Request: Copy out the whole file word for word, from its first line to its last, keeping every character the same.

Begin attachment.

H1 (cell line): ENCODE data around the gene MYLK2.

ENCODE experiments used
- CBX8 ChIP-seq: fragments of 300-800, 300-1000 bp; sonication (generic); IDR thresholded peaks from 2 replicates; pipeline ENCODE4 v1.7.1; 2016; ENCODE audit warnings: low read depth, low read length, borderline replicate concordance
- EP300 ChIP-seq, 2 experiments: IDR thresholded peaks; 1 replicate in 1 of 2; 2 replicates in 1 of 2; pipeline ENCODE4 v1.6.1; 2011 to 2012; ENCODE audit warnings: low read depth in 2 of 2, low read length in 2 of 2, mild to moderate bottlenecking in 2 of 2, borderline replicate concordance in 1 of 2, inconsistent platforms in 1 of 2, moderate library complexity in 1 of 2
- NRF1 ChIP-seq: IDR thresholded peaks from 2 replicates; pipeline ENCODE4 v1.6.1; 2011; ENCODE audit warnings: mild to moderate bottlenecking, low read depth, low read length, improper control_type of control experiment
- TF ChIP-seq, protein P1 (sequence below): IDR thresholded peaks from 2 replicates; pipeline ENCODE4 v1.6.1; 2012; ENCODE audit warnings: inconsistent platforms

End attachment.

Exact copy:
H1 (cell line): ENCODE data around the gene MYLK2.

ENCODE experiments used
- CBX8 ChIP-seq: fragments of 300-800, 300-1000 bp; sonication (generic); IDR thresholded peaks from 2 replicates; pipeline ENCODE4 v1.7.1; 2016; ENCODE audit warnings: low read depth, low read length, borderline replicate concordance
- EP300 ChIP-seq, 2 experiments: IDR thresholded peaks; 1 replicate in 1 of 2; 2 replicates in 1 of 2; pipeline ENCODE4 v1.6.1; 2011 to 2012; ENCODE audit warnings: low read depth in 2 of 2, low read length in 2 of 2, mild to moderate bottlenecking in 2 of 2, borderline replicate concordance in 1 of 2, inconsistent platforms in 1 of 2, moderate library complexity in 1 of 2
- NRF1 ChIP-seq: IDR thresholded peaks from 2 replicates; pipeline ENCODE4 v1.6.1; 2011; ENCODE audit warnings: mild to moderate bottlenecking, low read depth, low read length, improper control_type of control experiment
- TF ChIP-seq, protein P1 (sequence below): IDR thresholded peaks from 2 replicates; pipeline ENCODE4 v1.6.1; 2012; ENCODE audit warnings: inconsistent platforms